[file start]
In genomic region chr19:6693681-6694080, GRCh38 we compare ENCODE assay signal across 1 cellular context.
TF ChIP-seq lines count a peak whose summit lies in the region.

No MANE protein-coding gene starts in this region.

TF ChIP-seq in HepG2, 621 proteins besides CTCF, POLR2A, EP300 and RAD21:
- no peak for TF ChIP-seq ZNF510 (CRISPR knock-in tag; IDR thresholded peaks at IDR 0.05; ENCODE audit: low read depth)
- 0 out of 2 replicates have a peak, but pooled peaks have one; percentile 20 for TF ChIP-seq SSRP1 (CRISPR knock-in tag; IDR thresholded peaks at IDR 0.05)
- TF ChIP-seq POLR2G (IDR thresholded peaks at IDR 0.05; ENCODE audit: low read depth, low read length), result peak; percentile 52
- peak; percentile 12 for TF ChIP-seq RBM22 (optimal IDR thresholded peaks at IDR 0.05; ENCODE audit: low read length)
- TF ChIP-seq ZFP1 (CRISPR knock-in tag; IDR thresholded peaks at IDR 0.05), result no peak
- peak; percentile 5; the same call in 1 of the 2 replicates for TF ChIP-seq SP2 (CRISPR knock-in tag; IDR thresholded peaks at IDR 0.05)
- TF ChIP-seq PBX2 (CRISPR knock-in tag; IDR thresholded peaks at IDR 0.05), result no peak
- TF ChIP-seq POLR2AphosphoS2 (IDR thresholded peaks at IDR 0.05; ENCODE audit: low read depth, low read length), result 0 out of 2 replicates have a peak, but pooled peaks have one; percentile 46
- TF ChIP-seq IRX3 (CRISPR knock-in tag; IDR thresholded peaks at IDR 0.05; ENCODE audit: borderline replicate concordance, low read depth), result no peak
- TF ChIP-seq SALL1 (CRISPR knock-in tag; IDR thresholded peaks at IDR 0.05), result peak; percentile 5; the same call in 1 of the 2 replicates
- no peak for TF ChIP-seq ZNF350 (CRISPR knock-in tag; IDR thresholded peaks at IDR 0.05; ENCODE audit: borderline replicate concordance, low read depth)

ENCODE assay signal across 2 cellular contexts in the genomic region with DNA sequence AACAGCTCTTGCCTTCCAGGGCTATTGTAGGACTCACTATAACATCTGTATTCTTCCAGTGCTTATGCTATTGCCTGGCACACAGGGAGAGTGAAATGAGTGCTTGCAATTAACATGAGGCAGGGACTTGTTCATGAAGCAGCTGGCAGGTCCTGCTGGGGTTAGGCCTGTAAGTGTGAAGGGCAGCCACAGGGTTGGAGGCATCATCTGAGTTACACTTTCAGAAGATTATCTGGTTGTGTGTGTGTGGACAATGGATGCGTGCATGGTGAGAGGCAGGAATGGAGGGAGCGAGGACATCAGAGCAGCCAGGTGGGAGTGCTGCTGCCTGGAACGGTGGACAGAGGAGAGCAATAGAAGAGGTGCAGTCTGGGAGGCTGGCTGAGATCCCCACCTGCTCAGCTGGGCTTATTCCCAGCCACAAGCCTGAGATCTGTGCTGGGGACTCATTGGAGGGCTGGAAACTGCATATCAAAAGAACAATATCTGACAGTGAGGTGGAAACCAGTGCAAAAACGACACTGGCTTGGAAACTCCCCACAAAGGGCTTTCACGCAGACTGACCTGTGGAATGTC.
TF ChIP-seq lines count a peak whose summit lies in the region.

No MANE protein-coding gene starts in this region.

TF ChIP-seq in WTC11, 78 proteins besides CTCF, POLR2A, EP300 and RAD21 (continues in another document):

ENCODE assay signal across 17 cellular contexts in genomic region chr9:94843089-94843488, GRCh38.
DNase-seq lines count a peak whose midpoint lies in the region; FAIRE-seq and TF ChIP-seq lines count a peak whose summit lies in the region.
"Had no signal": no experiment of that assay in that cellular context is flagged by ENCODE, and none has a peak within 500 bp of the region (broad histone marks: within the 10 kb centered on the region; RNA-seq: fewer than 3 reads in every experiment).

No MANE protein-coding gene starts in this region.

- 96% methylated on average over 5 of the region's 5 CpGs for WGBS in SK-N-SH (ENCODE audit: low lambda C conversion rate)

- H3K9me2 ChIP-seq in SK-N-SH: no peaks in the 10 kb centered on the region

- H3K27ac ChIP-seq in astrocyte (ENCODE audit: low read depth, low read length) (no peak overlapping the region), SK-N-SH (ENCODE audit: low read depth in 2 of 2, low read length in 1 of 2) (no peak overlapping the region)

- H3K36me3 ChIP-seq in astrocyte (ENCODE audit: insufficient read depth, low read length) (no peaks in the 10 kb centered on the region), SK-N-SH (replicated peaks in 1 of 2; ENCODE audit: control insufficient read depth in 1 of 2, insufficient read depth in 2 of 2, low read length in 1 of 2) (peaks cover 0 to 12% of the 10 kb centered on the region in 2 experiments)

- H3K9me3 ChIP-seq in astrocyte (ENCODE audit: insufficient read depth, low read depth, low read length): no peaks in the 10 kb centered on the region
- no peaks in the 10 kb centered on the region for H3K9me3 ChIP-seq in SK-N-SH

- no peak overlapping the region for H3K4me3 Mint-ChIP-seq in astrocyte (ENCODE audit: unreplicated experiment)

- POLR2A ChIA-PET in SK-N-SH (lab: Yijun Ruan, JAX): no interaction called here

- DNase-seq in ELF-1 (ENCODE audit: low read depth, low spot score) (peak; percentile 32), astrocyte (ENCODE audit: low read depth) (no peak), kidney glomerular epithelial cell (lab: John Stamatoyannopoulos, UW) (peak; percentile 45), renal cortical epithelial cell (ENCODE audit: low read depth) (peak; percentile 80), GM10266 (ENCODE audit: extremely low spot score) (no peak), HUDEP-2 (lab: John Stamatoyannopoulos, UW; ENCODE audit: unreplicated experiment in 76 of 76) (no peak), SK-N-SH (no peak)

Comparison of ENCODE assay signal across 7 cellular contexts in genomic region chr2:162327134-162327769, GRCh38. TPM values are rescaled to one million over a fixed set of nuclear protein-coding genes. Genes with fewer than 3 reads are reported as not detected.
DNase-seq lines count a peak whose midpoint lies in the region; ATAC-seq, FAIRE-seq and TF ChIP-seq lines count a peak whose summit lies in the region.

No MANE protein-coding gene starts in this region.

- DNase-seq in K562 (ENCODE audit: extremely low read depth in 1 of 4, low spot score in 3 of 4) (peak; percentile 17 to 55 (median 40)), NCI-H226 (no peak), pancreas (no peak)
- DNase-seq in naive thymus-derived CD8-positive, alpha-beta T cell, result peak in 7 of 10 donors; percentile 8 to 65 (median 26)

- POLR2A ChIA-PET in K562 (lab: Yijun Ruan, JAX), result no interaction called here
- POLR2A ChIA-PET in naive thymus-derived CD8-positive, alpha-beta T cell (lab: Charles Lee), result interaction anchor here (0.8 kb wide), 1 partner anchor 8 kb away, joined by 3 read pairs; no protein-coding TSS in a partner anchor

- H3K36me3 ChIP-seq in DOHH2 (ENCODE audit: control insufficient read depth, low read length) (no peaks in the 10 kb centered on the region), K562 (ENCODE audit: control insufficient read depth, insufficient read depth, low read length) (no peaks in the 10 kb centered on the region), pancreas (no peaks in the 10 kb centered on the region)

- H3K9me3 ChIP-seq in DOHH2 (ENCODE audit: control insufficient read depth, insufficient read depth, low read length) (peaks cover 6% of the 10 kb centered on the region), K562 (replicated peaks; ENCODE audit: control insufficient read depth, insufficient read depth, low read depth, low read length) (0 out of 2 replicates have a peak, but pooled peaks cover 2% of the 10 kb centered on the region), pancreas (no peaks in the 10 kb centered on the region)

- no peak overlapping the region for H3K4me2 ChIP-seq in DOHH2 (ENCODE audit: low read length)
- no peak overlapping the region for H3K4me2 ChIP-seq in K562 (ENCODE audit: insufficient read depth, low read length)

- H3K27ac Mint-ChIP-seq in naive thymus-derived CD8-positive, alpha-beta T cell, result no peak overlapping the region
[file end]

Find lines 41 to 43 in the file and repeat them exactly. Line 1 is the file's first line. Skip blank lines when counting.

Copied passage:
- H3K9me3 ChIP-seq in DOHH2 (ENCODE audit: control insufficient read depth, insufficient read depth, low read length) (peaks cover 6% of the 10 kb centered on the region), K562 (replicated peaks; ENCODE audit: control insufficient read depth, insufficient read depth, low read depth, low read length) (0 out of 2 replicates have a peak, but pooled peaks cover 2% of the 10 kb centered on the region), pancreas (no peaks in the 10 kb centered on the region)

- no peak overlapping the region for H3K4me2 ChIP-seq in DOHH2 (ENCODE audit: low read length)
- no peak overlapping the region for H3K4me2 ChIP-seq in K562 (ENCODE audit: insufficient read depth, low read length)